Bangkok, Thailand, 24 Jul 2013 -- A high-level consultation on gender, food security and nutrition got underway today, hosted by the Asian Development Bank (ADB), FAO and Women Organizing for Change in Agriculture and Natural Resource Management (WOCAN). The three-day regional meeting brings together more than 60 representatives from some 18 Asia-Pacific countries, including four ministers, in an effort to boost food security by improving the economic lot of women, particularly in agriculture and food production.
According to Hiroyuki Konuma, FAO Assistant Director-General and Regional Representative for Asia and the Pacific, “The main objective of the high-level consultation is to strengthen awareness and knowledge of the gender dimensions of food and nutrition insecurity and their implications for national agriculture and rural development.”
In his opening statement, Konuma said: “Our goal is to reach a consensus on the country specific strategies to enhance food and nutrition security in a gender and socially equitable manner”
According to Konuma, “FAO prioritizes the strengthening of our member countries’ capacities to integrate gender in all agriculture, food and nutrition security efforts and to work toward gender equality in policy, programme and project efforts.” The consultation is an “opportunity to share experiences and learn from lessons of each other, and identify priority actions to reduce hunger and poverty at country and regional levels in Asia and the Pacific, helping to reach our goal of eradicating hunger.”
In his welcoming speech, Thailand’s Deputy Prime Minister and Minister for Agriculture and Cooperatives, Yukol Limlamthong, said Thailand “has been supporting women by providing training courses in agriculture, group activities, skills development and the promotion of savings, so that they become efficient and skilled workers and increase income and living standards.”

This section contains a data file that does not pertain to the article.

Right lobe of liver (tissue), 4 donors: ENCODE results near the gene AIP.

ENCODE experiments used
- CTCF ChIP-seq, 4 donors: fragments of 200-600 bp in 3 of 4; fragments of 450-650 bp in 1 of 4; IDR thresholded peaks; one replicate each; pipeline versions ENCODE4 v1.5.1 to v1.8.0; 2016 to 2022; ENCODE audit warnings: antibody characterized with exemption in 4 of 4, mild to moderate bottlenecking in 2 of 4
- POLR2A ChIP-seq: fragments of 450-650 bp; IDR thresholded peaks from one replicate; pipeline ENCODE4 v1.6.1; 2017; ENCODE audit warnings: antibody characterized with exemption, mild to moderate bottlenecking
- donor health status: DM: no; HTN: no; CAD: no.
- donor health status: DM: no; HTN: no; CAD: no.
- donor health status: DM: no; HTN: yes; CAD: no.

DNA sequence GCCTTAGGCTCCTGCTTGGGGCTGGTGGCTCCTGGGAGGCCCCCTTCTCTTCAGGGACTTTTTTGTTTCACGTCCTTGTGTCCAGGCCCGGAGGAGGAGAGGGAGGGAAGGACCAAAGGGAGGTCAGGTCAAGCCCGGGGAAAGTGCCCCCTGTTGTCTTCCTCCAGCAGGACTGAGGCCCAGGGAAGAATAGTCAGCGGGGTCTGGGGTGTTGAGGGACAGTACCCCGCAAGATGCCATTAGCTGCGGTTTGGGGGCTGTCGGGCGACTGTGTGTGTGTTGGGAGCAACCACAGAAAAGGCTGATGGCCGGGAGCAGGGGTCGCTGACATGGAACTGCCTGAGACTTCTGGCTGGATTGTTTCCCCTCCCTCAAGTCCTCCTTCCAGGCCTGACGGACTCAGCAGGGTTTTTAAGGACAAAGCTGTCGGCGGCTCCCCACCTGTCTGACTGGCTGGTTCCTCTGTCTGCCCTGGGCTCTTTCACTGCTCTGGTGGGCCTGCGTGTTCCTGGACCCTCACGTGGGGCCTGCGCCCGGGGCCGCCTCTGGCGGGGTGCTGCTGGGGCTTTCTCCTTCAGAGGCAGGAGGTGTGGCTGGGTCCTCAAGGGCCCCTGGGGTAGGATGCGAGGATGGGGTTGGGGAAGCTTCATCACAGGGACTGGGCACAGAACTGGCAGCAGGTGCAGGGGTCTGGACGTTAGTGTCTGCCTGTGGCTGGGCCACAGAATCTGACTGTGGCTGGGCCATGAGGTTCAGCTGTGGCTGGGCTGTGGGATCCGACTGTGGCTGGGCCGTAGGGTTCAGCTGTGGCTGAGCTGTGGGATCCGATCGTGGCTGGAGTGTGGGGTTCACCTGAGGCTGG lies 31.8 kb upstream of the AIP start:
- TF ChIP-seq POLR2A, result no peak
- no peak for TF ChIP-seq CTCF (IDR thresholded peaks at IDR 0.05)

Limlamthong also noted that Thailand has “already achieved the targets of both the World Food Summit and the Millennium Development Goal number 1, reducing the number and proportion of undernourished people by half before 2015. “Beyond the government commitments, said Limlamthong, “the Philosophy of Sufficiency Economy, initiated by His Majesty the King and the School Lunch Programme in remote areas established by Her Royal Highness Sirindhorn are the main key factors for our success.”
Speaking on behalf of ADB, P. Imrana Jalal, Senior Social Development Specialist said: “Food security and hunger eradication are among the top priorities on the international development agenda today” because of the impact that the global economic crisis, food price spikes, and climate change have had on the agriculture sector.
WOCAN Director Jeannette Gurung, said, “In the last few years, we have seen an increasing recognition of the importance of gender equality for food security; but we still need to work on changing the way we think about gender and enact those changes in appropriate policies. While we do agree that the time to invest in women is now, we believe that it was also time about 20 years ago. As the saying goes, “the best time to plant a tree was yesterday, but the next best time is today.”
ADB and FAO studies show that gender equality can make a substantial contribution to a country’s economic growth and it is the single most important determinant of food security.
The consultation also presented the occasion to launch a new ADB/FAO report entitled: Gender Equality and Food Security – Women’s Empowerment as a Tool against Hunger. In it, the author, Dr Olivier de Schutter, UN Special Rapporteur on the Right to Food, presents compelling evidence that gender equality needs to be improved if hunger is to be reduced.
More than 50 percent of Asian women and 60 percent of women in Pacific Island states still work in agriculture, according to ADB and FAO studies. Only 30 percent of women in the Asia-Pacific region are working in salaried employment outside of agriculture. In South Asia, women’s share of non-agricultural wage employment is only 20 percent—the lowest among the world’s regions.
Gender gaps in agriculture disappear when access to productive inputs is equalized. Of critical importance also is expanding and promoting economic opportunities for women in the non-agricultural labor market and providing them with decent work.
Removing obstacles that prevent women from accessing land, financial services, extension services, and markets, and agricultural research and development services, would produce significant productivity gains for women farmers, rural households, communities, and society as a whole.